The struggles of being a leader is real, and that’s why we’re publishing all of Elle Taylor’s incredibly candid interview with Barista Magazine. (Read part one here.) In part two, the owner of Denver’s Amethyst Coffee shares her thoughts on her staff, what she struggles with as a leader, and her fondness for scarves.
BY ASHLEY RODRIGUEZ
BARISTA MAGAZINE ONLINE
Photos courtesy of Elle Taylor
AR: Tell me about your staff.
ET: Since you asked, I’m going to tell you about my staff one by one, but I promise to keep it brief. If I’m the soul of Amethyst, Cierra is the backbone. She is strong, loving, and could take more credit than anyone for making Amethyst what it is today, but she doesn’t and she won’t because she is a queen of all queens. Kal is a man who hides behind jokes, but is actually pensive and cares more than he wants to let on. He doesn’t let himself go very often, but when he does you’ll want to be around to see it. Roman is a regular turned staff member turned most trusted confidant. His fierce, yet calm, loyalty could fool you into thinking he’s just out for a good time, but there’s so much more to him than just his dance moves and his mustache.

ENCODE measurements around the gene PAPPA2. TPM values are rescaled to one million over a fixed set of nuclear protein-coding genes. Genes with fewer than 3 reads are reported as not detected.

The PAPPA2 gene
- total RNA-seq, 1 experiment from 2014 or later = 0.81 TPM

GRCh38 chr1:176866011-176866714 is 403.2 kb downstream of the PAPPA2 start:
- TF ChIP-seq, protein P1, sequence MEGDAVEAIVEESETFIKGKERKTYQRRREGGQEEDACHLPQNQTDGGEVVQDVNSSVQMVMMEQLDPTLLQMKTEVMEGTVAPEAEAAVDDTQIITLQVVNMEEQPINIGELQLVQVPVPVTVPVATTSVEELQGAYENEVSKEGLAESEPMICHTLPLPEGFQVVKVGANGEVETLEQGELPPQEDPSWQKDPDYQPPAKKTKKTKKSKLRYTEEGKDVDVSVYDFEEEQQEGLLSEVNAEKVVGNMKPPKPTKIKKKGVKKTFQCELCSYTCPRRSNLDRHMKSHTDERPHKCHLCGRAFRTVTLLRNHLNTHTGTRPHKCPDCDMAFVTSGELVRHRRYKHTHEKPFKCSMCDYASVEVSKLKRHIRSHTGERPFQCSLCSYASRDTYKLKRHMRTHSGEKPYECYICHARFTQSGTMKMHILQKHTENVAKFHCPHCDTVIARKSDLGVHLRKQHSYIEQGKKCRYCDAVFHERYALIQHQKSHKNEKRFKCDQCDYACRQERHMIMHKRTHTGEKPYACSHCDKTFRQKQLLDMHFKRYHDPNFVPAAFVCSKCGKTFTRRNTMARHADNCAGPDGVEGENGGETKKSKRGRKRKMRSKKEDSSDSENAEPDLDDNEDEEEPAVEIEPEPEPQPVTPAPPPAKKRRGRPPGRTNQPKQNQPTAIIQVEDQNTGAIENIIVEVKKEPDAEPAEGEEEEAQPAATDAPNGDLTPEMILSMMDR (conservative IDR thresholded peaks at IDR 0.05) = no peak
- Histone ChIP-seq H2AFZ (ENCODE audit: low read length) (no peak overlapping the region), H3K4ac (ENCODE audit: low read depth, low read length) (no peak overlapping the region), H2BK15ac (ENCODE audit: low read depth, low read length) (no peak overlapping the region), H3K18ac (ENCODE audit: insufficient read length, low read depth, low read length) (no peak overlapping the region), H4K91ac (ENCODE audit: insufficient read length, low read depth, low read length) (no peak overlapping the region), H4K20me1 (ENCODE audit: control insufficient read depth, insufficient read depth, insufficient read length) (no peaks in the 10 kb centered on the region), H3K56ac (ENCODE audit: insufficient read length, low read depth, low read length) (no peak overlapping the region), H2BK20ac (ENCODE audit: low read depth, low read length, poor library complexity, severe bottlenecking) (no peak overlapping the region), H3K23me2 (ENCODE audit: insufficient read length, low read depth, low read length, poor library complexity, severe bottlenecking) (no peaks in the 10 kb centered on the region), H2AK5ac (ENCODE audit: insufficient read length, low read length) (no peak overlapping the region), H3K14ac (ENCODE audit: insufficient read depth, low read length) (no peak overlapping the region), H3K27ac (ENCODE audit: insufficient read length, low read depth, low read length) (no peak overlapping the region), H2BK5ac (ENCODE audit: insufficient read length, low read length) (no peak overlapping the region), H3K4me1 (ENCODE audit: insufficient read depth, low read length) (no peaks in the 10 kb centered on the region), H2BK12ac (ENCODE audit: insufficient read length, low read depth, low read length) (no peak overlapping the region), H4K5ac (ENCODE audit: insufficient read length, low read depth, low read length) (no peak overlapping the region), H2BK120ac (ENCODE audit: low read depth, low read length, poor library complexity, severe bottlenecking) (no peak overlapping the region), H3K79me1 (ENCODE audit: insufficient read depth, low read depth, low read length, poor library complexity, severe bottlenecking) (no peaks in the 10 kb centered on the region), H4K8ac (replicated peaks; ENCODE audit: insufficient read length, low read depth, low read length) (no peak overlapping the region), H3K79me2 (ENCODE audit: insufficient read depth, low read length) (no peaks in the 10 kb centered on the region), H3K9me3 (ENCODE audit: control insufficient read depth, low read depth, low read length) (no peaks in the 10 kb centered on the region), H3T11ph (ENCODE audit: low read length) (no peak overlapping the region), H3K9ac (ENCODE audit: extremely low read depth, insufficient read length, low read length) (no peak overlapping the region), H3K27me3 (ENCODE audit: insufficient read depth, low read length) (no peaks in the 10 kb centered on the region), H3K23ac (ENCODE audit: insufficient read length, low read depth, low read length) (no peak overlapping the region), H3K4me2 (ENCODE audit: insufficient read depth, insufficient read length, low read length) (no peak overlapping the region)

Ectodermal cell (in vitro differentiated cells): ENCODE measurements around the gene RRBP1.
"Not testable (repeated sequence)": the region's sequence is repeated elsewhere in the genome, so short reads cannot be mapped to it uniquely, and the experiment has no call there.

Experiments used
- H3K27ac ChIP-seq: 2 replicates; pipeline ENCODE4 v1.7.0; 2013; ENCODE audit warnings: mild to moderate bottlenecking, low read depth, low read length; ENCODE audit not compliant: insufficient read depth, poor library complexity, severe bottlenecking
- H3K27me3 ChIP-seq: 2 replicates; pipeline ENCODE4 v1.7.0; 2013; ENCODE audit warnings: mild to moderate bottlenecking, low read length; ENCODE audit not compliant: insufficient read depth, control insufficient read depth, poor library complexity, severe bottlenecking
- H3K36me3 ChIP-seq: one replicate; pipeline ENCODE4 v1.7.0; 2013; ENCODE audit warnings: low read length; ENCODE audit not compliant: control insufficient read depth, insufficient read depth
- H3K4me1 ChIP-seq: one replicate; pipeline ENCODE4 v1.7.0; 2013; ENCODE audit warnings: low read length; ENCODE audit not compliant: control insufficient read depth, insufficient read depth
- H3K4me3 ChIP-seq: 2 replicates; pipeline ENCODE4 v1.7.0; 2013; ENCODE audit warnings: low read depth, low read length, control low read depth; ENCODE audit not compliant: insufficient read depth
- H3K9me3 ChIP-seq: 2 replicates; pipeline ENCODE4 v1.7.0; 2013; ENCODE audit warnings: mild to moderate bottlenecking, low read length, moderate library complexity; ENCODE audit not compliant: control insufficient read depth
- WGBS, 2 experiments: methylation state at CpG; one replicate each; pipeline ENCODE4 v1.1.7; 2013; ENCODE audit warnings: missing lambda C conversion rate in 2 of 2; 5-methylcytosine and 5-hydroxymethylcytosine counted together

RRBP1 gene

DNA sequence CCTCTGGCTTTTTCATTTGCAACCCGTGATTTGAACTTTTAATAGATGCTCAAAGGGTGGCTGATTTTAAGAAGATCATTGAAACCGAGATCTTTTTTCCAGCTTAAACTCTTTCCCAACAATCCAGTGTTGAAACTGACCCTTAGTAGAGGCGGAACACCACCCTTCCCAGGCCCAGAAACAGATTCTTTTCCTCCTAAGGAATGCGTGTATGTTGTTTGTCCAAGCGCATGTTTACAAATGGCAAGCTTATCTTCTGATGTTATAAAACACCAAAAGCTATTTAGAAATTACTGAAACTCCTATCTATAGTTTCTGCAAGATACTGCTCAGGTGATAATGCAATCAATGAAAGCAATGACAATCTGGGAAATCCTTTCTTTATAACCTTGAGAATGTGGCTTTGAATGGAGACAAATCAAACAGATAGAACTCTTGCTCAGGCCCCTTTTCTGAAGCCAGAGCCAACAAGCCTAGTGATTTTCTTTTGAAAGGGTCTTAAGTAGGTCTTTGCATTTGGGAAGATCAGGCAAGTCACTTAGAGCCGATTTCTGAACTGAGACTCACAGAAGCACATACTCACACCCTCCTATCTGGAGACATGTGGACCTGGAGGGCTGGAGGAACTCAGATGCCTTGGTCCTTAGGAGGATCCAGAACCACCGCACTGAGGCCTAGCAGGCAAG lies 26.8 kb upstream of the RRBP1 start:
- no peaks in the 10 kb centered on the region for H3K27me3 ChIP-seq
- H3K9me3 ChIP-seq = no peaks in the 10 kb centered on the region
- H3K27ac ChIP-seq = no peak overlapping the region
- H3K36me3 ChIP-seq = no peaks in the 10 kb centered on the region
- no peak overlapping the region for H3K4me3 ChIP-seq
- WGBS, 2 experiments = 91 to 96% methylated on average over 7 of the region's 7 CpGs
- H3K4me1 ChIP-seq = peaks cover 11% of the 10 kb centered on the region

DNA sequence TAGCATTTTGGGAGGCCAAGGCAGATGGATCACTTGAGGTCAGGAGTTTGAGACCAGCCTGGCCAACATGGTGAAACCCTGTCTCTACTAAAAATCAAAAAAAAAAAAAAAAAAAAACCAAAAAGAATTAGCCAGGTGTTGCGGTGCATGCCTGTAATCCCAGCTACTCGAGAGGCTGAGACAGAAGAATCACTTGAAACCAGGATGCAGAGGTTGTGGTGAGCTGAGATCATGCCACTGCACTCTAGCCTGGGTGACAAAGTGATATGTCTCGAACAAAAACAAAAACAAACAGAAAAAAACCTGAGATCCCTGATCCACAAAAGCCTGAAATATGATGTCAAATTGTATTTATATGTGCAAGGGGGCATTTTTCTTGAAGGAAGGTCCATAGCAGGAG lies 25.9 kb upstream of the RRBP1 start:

Paula is humble to a fault and it may be my life’s calling to help her see how deserving she is of all of the love. She finds joy in anything and everything, and if you turn around for one second she’ll have all of the prep work done and she’ll have cleaned everything the eye can see. Winn is our diamond in the rough. He is seemingly calculated and analytical, but his capacity for empathy is far beyond most humans. He’s honest and generally three steps ahead of you, but you won’t know it until he’s said something sassy in French, winked at you, and then walked out the door. Kat is the only person I’ve ever met who might be able to out-Energizer-bunny me. She’s always got a book or a project; she’s always learning and listening. She’s open to new experiences and always down for slow days or whirlwind adventures.